Speaking of people I love, Gutierrez and Pius have a FANTASTIC scene together. Pius wants him to become his personal secretary; Sister Mary, he explains, has finally watched the boy become a man, and is ready to move on. Gutierrez, who, as Pius correctly observes, has really grown a sac during his time in New York, is like, “No, you’re a big tit about gay people, it is DISGUSTING to lump gay people in with child molesters, and, guess what, I am a homosexual.” Pius knows this, of course, because Pius knows everything, and is like, “Look, I want your advice, I am already being influenced by you.” Which is nice. Pius says he also knows that Gutierrez was sexually abused as a child, and this is why he sent him to lead the Kurtwell investigation. I mean, I get it? But that’s a LOT to put on a guy, frankly.

(We also see Archbishop Kurtwell shuffling around the Vatican a bit. I remain stonily indifferent to his neurological issue. I hope he dies.)

Pius spends time with Cardinal Marivaux, who has been tirelessly pushing the cause of Juana Fernandez, a Guatemalan teenager whom he believes deserves canonization. Pius has been having visions of her, but continues to be stubborn about the saintliness of others. He agrees, however, to go to Guatemala to spend Christmas with the “miracle children” (cured by Juana, and now grown.) He will scupper this plan at the last minute — literally the last minute, with the plane on the tarmac — and go to Venice instead, but we’re getting ahead of ourselves.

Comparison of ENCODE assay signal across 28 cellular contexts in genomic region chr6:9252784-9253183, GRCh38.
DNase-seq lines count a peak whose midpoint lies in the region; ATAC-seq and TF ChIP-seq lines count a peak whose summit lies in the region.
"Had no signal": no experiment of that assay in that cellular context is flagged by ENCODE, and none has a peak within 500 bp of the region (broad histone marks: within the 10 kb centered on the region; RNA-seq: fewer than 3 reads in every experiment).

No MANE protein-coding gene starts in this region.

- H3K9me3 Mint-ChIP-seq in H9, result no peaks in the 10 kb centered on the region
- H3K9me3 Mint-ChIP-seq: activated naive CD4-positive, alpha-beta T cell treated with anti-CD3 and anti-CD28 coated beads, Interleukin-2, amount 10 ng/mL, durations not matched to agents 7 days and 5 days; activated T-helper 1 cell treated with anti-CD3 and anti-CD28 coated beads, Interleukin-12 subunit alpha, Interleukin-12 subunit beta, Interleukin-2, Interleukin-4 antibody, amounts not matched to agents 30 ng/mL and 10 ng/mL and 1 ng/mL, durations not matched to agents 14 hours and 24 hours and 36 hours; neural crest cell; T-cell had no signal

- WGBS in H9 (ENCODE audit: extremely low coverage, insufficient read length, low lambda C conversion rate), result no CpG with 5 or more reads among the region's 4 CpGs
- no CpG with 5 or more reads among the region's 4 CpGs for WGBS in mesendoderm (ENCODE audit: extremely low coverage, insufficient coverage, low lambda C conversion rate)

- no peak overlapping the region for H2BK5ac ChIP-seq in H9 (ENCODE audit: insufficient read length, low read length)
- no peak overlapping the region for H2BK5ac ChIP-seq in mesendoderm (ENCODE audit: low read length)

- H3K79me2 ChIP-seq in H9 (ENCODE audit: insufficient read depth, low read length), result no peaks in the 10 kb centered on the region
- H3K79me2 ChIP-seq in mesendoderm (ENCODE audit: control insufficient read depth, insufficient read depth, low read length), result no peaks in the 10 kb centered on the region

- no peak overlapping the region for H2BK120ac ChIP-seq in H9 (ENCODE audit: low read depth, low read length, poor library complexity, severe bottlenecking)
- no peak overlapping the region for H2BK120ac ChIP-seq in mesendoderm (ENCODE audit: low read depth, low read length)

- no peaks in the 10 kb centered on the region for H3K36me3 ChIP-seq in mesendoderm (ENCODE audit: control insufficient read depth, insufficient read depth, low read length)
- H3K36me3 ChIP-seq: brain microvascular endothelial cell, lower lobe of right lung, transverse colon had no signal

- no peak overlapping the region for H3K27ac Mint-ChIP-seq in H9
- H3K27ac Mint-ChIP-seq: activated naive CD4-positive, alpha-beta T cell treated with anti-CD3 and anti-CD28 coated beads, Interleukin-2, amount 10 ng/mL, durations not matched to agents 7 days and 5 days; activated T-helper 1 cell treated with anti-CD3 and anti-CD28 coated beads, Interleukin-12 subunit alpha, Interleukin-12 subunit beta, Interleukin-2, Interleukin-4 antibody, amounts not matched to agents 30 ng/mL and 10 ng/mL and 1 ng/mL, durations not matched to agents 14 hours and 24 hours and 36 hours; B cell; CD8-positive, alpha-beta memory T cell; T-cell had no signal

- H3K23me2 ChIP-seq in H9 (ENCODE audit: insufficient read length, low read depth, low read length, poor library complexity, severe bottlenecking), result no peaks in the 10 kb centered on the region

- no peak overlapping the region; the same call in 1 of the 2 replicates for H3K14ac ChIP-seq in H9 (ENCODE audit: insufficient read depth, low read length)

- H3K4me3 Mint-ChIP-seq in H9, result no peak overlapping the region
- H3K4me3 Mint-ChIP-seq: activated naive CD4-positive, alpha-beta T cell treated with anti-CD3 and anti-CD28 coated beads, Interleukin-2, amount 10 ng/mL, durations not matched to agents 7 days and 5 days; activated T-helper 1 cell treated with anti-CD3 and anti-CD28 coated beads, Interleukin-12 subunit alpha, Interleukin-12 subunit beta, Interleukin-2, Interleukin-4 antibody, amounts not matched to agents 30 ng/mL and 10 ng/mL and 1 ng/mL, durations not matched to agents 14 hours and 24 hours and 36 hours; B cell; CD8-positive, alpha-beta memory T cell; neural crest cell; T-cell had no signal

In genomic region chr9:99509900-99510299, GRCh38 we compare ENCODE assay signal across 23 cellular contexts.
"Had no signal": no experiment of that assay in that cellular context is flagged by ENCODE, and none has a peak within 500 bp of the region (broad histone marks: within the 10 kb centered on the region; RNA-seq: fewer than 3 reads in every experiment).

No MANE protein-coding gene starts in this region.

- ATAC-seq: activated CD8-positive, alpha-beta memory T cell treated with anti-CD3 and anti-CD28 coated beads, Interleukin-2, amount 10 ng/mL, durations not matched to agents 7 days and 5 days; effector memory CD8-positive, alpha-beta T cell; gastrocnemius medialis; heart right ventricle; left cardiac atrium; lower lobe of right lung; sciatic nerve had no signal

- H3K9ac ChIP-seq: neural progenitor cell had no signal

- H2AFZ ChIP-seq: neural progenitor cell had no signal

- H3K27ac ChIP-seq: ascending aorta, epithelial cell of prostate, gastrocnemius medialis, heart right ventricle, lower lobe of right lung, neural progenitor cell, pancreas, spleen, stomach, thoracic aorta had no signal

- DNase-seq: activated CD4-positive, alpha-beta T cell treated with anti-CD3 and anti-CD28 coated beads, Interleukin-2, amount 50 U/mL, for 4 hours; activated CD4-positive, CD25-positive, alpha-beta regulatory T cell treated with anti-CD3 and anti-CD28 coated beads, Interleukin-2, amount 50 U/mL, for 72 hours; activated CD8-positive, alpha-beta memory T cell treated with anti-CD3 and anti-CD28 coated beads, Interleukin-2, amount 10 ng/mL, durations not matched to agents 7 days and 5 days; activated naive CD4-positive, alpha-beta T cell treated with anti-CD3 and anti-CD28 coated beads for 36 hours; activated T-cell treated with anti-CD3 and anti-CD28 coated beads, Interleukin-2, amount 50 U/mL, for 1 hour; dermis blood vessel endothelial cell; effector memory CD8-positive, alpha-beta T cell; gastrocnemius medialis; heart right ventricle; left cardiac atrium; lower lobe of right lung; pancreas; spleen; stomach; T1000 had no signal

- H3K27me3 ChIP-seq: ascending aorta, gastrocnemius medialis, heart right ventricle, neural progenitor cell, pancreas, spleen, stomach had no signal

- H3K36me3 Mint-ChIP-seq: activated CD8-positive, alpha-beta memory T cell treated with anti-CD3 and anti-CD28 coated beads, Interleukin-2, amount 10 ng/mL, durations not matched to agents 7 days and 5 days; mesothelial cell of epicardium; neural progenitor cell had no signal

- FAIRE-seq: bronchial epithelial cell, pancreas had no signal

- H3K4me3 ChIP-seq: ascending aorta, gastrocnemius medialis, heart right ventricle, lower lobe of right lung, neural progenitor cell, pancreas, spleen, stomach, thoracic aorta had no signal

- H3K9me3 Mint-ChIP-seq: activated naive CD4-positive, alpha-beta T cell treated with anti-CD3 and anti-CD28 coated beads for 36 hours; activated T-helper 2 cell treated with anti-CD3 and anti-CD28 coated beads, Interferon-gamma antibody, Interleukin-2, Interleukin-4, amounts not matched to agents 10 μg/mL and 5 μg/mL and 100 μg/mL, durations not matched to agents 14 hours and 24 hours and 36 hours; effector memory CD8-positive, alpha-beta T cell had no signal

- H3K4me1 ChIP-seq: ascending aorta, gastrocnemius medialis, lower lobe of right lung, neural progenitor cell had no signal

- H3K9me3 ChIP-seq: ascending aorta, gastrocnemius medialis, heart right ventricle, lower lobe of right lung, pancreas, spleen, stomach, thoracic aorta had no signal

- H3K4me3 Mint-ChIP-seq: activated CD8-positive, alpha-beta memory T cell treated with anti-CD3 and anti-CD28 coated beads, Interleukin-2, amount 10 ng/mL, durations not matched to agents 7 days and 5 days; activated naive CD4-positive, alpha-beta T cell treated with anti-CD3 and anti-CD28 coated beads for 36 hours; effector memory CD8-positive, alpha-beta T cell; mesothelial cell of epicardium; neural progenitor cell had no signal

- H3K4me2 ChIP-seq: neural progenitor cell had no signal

There’s a lovely scene with the terminally upbeat Cardinal Aguirre, who tells Pius that he has conducted a survey revealing that 99 percent of Catholics want to see the pope deliver a sermon face-to-face. Pius asks if this would change anything. No, Aguirre tells him, popes do not change people … but it would put them in a better mood.